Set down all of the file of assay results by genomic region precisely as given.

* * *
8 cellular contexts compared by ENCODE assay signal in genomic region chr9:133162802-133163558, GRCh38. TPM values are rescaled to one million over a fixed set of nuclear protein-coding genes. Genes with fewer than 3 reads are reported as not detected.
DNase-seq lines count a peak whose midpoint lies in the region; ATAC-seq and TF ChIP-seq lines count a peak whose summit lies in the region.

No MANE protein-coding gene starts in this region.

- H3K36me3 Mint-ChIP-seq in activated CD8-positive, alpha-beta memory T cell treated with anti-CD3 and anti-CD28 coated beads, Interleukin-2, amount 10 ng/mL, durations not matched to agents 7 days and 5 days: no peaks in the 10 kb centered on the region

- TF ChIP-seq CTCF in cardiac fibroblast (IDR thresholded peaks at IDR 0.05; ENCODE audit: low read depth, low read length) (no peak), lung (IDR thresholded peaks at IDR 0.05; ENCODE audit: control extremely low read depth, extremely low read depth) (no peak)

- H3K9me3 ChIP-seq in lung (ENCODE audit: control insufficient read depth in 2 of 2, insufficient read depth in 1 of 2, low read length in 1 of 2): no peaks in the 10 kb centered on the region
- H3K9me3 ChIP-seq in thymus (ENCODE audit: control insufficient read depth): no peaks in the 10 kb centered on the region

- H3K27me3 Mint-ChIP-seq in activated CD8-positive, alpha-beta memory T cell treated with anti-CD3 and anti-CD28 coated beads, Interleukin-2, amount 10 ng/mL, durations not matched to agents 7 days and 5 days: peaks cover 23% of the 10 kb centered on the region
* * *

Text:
8 cellular contexts compared by ENCODE assay signal in genomic region chr9:133162802-133163558, GRCh38. TPM values are rescaled to one million over a fixed set of nuclear protein-coding genes. Genes with fewer than 3 reads are reported as not detected.
DNase-seq lines count a peak whose midpoint lies in the region; ATAC-seq and TF ChIP-seq lines count a peak whose summit lies in the region.

No MANE protein-coding gene starts in this region.

- H3K36me3 Mint-ChIP-seq in activated CD8-positive, alpha-beta memory T cell treated with anti-CD3 and anti-CD28 coated beads, Interleukin-2, amount 10 ng/mL, durations not matched to agents 7 days and 5 days: no peaks in the 10 kb centered on the region

- TF ChIP-seq CTCF in cardiac fibroblast (IDR thresholded peaks at IDR 0.05; ENCODE audit: low read depth, low read length) (no peak), lung (IDR thresholded peaks at IDR 0.05; ENCODE audit: control extremely low read depth, extremely low read depth) (no peak)

- H3K9me3 ChIP-seq in lung (ENCODE audit: control insufficient read depth in 2 of 2, insufficient read depth in 1 of 2, low read length in 1 of 2): no peaks in the 10 kb centered on the region
- H3K9me3 ChIP-seq in thymus (ENCODE audit: control insufficient read depth): no peaks in the 10 kb centered on the region

- H3K27me3 Mint-ChIP-seq in activated CD8-positive, alpha-beta memory T cell treated with anti-CD3 and anti-CD28 coated beads, Interleukin-2, amount 10 ng/mL, durations not matched to agents 7 days and 5 days: peaks cover 23% of the 10 kb centered on the region